Subido por Federico Silva Duarte

Lopez, P Networking. Skills to succeed

Skills to succeed: Networking
01 August 2018
Patricia López Aufranc, a partner at Marval, O'Farrell & Mairal in Argentina, outlines
how to succeed in networking, in the second installment in a mini-series of tips for
aspiring young lawyers.
Networking is the art of developing and maintaining a network of contacts for
mutual benefit.
Social capital is the value that an individual obtains from resources available through
his or her social networks: information, opportunities, orientation, support. In today’s
world, networking is not merely an option but a necessity.
For some, networking may not come easily. Don’t worry, networking is a skill that can
be acquired and improved by adopting certain practices and committing the time. Be
strategic and methodical. The sooner you start, the sooner it will become second nature.
If you feel uncomfortable, find a higher purpose that motivates you. Focus on the
collective benefit of making connections (for example, visibility for your organisation,
helping your clients, supporting colleagues, increasing the presence of women or
Create your personal brand. Your reputation is your most important asset and can
determine your future. Remember there is no second chance to make a good first
Periodically survey your digital presence. Regularly update information and correct
inaccuracies. Make sure your profiles and content are aligned with the image you want
to project. Do not post anything that you would not like the whole world to see.
Remember posts on the internet will always be there.
Build up your success team: sponsors, coaches, role models, friends and allies. Reach
out and find your champions; they are your core network. Be a champion to others.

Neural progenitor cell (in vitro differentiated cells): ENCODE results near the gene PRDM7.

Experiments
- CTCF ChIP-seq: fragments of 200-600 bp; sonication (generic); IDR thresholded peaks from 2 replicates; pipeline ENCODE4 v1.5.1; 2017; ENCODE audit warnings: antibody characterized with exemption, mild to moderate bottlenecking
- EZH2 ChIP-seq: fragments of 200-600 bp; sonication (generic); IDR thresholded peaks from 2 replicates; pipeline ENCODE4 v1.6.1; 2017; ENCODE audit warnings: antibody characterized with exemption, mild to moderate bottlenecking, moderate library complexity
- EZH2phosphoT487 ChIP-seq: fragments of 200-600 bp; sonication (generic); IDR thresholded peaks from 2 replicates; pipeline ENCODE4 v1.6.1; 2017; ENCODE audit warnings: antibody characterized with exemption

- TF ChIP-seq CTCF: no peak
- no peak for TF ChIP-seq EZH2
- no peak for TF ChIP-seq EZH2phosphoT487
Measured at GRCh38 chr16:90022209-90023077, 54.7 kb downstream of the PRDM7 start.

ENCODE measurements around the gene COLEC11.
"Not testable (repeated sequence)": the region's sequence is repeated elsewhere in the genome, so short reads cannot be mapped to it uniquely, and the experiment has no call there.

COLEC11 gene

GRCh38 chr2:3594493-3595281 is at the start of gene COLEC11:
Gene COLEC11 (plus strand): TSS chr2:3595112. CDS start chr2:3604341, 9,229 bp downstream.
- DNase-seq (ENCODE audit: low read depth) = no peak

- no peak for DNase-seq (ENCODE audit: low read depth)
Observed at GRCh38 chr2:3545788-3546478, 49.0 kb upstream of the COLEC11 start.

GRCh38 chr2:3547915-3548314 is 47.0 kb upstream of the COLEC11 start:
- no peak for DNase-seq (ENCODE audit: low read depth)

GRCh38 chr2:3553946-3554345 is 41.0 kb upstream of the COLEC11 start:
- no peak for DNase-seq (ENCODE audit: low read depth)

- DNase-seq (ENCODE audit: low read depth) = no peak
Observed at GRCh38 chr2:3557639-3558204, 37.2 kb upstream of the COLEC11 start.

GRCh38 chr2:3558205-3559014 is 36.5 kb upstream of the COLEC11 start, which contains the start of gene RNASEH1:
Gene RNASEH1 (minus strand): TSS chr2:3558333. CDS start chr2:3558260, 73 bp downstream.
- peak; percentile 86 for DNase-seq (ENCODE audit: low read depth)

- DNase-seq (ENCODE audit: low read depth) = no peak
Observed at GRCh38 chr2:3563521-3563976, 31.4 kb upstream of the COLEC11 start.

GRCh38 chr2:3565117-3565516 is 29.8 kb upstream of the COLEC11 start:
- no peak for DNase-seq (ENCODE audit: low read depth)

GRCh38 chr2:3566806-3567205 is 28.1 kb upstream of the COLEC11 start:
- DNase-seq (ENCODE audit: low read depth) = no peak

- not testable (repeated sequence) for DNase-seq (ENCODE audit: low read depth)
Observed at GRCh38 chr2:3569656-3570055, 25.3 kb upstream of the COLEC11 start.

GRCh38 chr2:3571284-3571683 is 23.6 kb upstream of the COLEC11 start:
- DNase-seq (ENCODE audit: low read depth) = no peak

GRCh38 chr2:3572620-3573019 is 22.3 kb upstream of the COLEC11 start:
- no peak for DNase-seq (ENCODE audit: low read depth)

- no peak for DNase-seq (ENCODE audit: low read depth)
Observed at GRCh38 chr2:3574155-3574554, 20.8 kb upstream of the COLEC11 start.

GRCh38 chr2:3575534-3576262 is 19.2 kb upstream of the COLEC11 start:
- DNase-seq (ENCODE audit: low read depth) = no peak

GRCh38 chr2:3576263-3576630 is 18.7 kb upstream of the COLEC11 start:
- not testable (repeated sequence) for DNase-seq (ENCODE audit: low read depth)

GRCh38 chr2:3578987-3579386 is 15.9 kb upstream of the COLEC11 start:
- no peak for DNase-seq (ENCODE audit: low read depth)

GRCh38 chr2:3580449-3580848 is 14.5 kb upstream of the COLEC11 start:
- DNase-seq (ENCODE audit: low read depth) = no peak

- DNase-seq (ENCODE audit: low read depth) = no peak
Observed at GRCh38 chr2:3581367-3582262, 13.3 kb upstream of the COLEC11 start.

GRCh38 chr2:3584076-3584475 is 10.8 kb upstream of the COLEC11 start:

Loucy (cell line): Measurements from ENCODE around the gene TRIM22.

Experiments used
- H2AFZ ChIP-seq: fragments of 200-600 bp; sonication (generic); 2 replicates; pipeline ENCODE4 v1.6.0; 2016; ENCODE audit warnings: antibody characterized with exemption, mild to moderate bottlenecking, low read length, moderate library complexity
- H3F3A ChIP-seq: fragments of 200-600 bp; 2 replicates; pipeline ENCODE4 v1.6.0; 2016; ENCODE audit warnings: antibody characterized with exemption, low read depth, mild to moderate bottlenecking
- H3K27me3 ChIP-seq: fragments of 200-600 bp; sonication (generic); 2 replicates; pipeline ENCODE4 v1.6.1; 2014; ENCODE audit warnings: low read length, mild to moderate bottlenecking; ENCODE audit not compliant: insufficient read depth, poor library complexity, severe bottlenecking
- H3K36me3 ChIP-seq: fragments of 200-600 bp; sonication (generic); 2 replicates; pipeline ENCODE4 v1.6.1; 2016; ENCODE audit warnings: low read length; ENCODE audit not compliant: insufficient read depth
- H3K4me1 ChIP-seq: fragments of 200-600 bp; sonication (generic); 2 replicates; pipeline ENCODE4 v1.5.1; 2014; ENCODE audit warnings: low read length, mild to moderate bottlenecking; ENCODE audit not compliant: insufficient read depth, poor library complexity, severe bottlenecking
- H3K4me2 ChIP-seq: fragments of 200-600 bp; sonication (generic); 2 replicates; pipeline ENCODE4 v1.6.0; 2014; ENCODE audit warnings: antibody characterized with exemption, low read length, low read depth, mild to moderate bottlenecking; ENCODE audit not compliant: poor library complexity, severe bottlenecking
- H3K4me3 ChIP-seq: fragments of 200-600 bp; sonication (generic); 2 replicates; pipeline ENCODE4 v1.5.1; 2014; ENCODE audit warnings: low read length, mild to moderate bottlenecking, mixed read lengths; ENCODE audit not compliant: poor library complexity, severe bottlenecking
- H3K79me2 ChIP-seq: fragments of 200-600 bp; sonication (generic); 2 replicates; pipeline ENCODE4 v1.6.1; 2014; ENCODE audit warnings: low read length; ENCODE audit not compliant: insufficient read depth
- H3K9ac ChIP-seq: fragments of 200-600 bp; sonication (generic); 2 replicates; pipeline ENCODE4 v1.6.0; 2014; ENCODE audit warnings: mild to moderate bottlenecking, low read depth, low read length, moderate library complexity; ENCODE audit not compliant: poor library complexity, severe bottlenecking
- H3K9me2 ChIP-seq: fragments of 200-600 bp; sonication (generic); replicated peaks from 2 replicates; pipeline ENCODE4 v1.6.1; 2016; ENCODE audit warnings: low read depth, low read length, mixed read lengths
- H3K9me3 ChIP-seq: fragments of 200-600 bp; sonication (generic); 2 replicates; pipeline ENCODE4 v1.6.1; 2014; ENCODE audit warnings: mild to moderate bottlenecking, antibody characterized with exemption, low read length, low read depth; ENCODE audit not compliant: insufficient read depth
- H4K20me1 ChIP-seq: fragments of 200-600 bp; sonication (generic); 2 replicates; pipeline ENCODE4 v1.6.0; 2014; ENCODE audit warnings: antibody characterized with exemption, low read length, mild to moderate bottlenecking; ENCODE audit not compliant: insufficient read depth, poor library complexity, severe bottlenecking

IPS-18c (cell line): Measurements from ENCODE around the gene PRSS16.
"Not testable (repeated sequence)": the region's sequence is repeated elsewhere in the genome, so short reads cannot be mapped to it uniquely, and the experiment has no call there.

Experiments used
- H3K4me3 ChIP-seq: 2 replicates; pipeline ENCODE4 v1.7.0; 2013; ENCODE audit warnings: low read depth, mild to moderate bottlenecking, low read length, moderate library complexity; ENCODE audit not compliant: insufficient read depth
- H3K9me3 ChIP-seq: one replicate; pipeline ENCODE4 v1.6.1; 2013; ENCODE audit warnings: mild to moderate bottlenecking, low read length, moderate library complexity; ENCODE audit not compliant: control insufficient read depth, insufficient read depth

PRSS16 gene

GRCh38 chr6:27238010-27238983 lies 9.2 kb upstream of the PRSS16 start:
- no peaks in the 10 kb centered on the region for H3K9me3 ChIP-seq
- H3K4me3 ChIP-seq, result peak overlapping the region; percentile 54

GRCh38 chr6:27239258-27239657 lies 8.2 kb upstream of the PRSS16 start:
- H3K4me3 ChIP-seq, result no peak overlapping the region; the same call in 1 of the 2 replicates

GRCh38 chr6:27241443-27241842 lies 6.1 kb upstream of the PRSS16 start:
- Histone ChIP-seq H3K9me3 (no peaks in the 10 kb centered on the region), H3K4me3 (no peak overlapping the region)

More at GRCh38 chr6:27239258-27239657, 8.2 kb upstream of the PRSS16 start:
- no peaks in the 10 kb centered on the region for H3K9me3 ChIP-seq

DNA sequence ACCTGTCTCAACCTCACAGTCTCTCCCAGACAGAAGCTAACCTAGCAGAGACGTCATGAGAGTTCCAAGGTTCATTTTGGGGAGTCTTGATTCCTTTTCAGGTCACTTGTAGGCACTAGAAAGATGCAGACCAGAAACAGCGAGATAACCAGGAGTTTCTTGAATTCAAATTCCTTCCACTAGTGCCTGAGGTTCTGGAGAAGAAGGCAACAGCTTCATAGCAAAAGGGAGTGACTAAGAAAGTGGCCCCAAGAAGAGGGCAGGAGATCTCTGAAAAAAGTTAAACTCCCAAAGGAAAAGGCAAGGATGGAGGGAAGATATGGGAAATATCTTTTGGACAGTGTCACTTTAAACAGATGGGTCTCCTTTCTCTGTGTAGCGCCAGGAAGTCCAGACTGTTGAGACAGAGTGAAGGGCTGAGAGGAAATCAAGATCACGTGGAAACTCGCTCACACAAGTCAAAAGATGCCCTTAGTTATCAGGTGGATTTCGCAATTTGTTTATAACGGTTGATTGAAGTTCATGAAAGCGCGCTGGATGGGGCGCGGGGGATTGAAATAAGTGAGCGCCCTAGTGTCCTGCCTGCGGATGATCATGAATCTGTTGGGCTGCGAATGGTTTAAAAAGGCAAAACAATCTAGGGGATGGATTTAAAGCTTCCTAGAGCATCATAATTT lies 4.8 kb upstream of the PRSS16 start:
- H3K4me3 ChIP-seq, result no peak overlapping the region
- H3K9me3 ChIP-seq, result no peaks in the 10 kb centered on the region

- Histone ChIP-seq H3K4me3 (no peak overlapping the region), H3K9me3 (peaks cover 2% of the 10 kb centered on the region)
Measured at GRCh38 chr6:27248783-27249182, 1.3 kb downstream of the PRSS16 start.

Create an effective database. The more information you include about your contacts
the more useful the network will be (for example, gender, when a person’s name is not
easily recognisable; name of spouse and children; birthdays; where you met; hobbies or
other interests; and, most importantly, connections to others in your network).
Map your present network. Establish goals. Develop a plan. Keep a record of your
networking actions until it comes naturally. Consider networking part of your daily job
and a cornerstone of your career development. Always have networking on your to do
At the outset, don’t forget to network with people of your generation. They will
grow with you.
Choose your contacts well. An individual may keep solid relationships with about 150
people at most. It is better to be the best connected than the most connected. The quality
of the contacts and how they are used is what matters, not the quantity.
Contacting people is easier than it seems. Staying in touch and developing a
relationship is the true challenge! Periodically review your database to decide whether
you should reconnect with someone to keep the relationship alive.
Regularly reach out to new people, become involved in multidisciplinary teams and a
wide range of activities to expand your network.
Think broadly about what you can offer. Seasoned professionals are comfortable
giving advice, mentorship, sharing information or connecting people. Identifying
valuable contributions may be more difficult at the outset of a career. However, there
are always things to offer if you think outside the box. I remember a young lawyer who
had been a junior tennis champion who made himself known at the senior level by
regularly coaching partners. Another was always “on call” when someone needed
assistance with social media or technological challenges. If nothing else comes to mind,
show gratitude or recognition, particularly in front of others (“X is a great mentor/role
model/has been decisive in my career advancement”). Genuine expressions of gratitude
enhance the other person’s reputation and may be greatly appreciated. Two-way street